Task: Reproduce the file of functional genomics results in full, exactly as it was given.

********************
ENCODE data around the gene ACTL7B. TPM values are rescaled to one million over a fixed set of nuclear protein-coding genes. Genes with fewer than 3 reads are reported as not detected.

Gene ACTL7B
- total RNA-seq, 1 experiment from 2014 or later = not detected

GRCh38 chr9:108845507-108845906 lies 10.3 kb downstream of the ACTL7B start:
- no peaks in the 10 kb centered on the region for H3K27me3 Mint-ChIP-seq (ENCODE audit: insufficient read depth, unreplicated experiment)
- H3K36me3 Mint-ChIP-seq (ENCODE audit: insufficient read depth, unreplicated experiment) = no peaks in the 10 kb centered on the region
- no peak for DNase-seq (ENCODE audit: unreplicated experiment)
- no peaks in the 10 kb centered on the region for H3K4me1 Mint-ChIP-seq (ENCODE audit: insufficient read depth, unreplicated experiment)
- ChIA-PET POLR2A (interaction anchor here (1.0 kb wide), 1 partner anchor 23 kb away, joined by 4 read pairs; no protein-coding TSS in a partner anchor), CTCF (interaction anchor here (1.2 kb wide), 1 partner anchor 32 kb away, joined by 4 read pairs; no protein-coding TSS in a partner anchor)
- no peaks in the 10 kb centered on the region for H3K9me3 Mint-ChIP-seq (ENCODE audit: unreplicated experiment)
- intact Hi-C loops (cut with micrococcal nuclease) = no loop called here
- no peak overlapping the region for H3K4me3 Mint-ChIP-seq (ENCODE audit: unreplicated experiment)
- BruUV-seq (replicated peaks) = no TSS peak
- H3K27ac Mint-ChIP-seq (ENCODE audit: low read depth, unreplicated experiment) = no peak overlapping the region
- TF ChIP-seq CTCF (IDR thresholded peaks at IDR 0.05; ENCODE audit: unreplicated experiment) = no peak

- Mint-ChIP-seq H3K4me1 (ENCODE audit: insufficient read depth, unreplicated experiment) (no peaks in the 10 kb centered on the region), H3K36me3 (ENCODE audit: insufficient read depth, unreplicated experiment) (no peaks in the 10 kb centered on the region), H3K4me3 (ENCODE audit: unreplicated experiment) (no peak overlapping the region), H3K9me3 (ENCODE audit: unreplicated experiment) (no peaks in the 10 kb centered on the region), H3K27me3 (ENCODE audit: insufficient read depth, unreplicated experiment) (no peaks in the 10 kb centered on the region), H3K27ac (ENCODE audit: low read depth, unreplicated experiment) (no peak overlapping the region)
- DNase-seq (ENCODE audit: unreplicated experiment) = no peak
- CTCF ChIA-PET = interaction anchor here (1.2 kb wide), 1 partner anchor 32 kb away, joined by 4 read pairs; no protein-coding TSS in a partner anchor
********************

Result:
ENCODE data around the gene ACTL7B. TPM values are rescaled to one million over a fixed set of nuclear protein-coding genes. Genes with fewer than 3 reads are reported as not detected.

Gene ACTL7B
- total RNA-seq, 1 experiment from 2014 or later = not detected

GRCh38 chr9:108845507-108845906 lies 10.3 kb downstream of the ACTL7B start:
- no peaks in the 10 kb centered on the region for H3K27me3 Mint-ChIP-seq (ENCODE audit: insufficient read depth, unreplicated experiment)
- H3K36me3 Mint-ChIP-seq (ENCODE audit: insufficient read depth, unreplicated experiment) = no peaks in the 10 kb centered on the region
- no peak for DNase-seq (ENCODE audit: unreplicated experiment)
- no peaks in the 10 kb centered on the region for H3K4me1 Mint-ChIP-seq (ENCODE audit: insufficient read depth, unreplicated experiment)
- ChIA-PET POLR2A (interaction anchor here (1.0 kb wide), 1 partner anchor 23 kb away, joined by 4 read pairs; no protein-coding TSS in a partner anchor), CTCF (interaction anchor here (1.2 kb wide), 1 partner anchor 32 kb away, joined by 4 read pairs; no protein-coding TSS in a partner anchor)
- no peaks in the 10 kb centered on the region for H3K9me3 Mint-ChIP-seq (ENCODE audit: unreplicated experiment)
- intact Hi-C loops (cut with micrococcal nuclease) = no loop called here
- no peak overlapping the region for H3K4me3 Mint-ChIP-seq (ENCODE audit: unreplicated experiment)
- BruUV-seq (replicated peaks) = no TSS peak
- H3K27ac Mint-ChIP-seq (ENCODE audit: low read depth, unreplicated experiment) = no peak overlapping the region
- TF ChIP-seq CTCF (IDR thresholded peaks at IDR 0.05; ENCODE audit: unreplicated experiment) = no peak

- Mint-ChIP-seq H3K4me1 (ENCODE audit: insufficient read depth, unreplicated experiment) (no peaks in the 10 kb centered on the region), H3K36me3 (ENCODE audit: insufficient read depth, unreplicated experiment) (no peaks in the 10 kb centered on the region), H3K4me3 (ENCODE audit: unreplicated experiment) (no peak overlapping the region), H3K9me3 (ENCODE audit: unreplicated experiment) (no peaks in the 10 kb centered on the region), H3K27me3 (ENCODE audit: insufficient read depth, unreplicated experiment) (no peaks in the 10 kb centered on the region), H3K27ac (ENCODE audit: low read depth, unreplicated experiment) (no peak overlapping the region)
- DNase-seq (ENCODE audit: unreplicated experiment) = no peak
- CTCF ChIA-PET = interaction anchor here (1.2 kb wide), 1 partner anchor 32 kb away, joined by 4 read pairs; no protein-coding TSS in a partner anchor